The class was in that preparatory phase, when most have gathered but official business has not yet begun. The question came out of nowhere: "Are you gay?"
Pause for thought. "I'm not sure that's an appropriate question."
He was not to be deflected so easily. "You're a liberal person, aren't you? Surely everything should be up for discussion. No taboos. If you are gay, why should you hide it? If not, same deal."
"I still don't think it's an appropriate question."
"So you are gay then? If not, you'd say you weren't." This from another source, a female student who'd just twigged that something of interest might be going on.
"That's the problem," I said. "Even if you don't answer, it's assumed that you have. Whatever your reaction, someone will put an interpretation on it."
I could see this one wasn't going to go away. With younger students I might have refused to be drawn in right at the beginning. But these were adults, mostly in their early twenties.
As all ears were now tuned in to the discussion, I decided to turn it back on them. "Why might it be wrong for me to be asked such a question?"
Silence. "OK, let's switch it around. If I had asked a student in class the same question, would that be right?"
Consternation. Indignation. No, no, no. "So why is it wrong?"
Another pause, then a variety of responses. It wouldn't be fair. It might be embarrassing. It should be up to them if they want to talk about it. They could be bullied, persecuted, shunned.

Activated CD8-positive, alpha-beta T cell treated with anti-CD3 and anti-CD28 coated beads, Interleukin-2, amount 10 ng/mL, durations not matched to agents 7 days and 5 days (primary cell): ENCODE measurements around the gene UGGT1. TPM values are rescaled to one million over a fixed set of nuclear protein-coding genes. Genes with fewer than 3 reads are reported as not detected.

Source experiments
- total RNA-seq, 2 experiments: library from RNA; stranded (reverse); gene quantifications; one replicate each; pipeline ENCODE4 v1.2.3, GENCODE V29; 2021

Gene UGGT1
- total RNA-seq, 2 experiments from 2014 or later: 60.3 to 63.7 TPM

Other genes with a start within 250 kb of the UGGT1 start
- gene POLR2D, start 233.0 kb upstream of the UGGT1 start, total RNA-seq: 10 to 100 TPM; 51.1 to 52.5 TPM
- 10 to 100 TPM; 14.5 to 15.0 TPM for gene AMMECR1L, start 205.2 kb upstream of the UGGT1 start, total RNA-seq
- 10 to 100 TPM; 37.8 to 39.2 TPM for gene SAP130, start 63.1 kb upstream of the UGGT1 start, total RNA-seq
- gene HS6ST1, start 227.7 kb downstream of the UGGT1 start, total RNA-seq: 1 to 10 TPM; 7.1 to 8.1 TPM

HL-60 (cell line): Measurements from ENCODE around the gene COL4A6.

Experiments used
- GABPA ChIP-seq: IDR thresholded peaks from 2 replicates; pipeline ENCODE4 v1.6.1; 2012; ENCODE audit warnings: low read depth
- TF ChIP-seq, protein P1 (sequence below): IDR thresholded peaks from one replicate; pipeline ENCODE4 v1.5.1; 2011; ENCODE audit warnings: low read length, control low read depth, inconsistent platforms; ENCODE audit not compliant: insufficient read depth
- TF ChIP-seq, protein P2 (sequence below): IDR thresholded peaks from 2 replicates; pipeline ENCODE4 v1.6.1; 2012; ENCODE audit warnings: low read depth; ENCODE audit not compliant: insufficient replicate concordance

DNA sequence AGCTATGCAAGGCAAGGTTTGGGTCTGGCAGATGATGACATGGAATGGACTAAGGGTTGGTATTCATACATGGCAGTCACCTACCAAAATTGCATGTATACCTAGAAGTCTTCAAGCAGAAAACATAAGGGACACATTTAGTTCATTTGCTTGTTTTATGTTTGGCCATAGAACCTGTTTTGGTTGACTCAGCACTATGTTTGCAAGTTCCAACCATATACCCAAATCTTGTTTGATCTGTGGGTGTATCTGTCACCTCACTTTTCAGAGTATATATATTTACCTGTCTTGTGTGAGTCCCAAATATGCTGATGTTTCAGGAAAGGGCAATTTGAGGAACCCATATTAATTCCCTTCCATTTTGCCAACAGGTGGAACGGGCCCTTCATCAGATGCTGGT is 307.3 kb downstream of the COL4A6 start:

"And," I added, "wouldn't it be an abuse of my power if I put a student on the spot like that?" Agreement all round.
"So wouldn't all those things you've just raised apply equally to a teacher? Don't they have rights to privacy?
And you must have heard about students who make life miserable for teachers they suspect of being gay?"
Reluctant acquiescence. Clearly it was a new thought for some: that teachers might have feelings and rights. But we couldn't keep entirely off the personal.
"I've just remembered," said one, "that you've talked about having children."
"And what does that prove?" Having walked so far across thin ice, I thought I might as well walk a little further.
"Haven't you ever come across cases of people who have lived as heterosexuals for a long time, but decide to come out in later life?"
"So you . ?"
"We agreed it's not about me."
"My friend's mum went off with a woman," said someone. "She was 45."
There followed a brief discussion about the morality of this. Plus amazement that people might still have sexual inclinations at such an age.
At this point, I felt the need to draw a diagram. "Surely it reminds us that sexual preference is a continuum rather than just a case of polar opposites?" I said.
While they puzzled over the vocabulary, I drew a horizontal line on the whiteboard, scribing Hetero at one end and Homo at the other.
"Some people," I suggested, "live permanently at one end or other of the railway line. But many others will be stationed somewhere in between."
"And some like to call in at different stations at different times," said the friend of the lesbian mother's daughter.
"And some," said a young man determined to extend the metaphor, "don't live on the main line at all. Their stations are at the end of branch lines."
"True," I said. And then I remembered we had a syllabus to cover. The board rubber did its discussion-ending work.
As Bob Dylan once sang: "I'm liberal, but to a degree."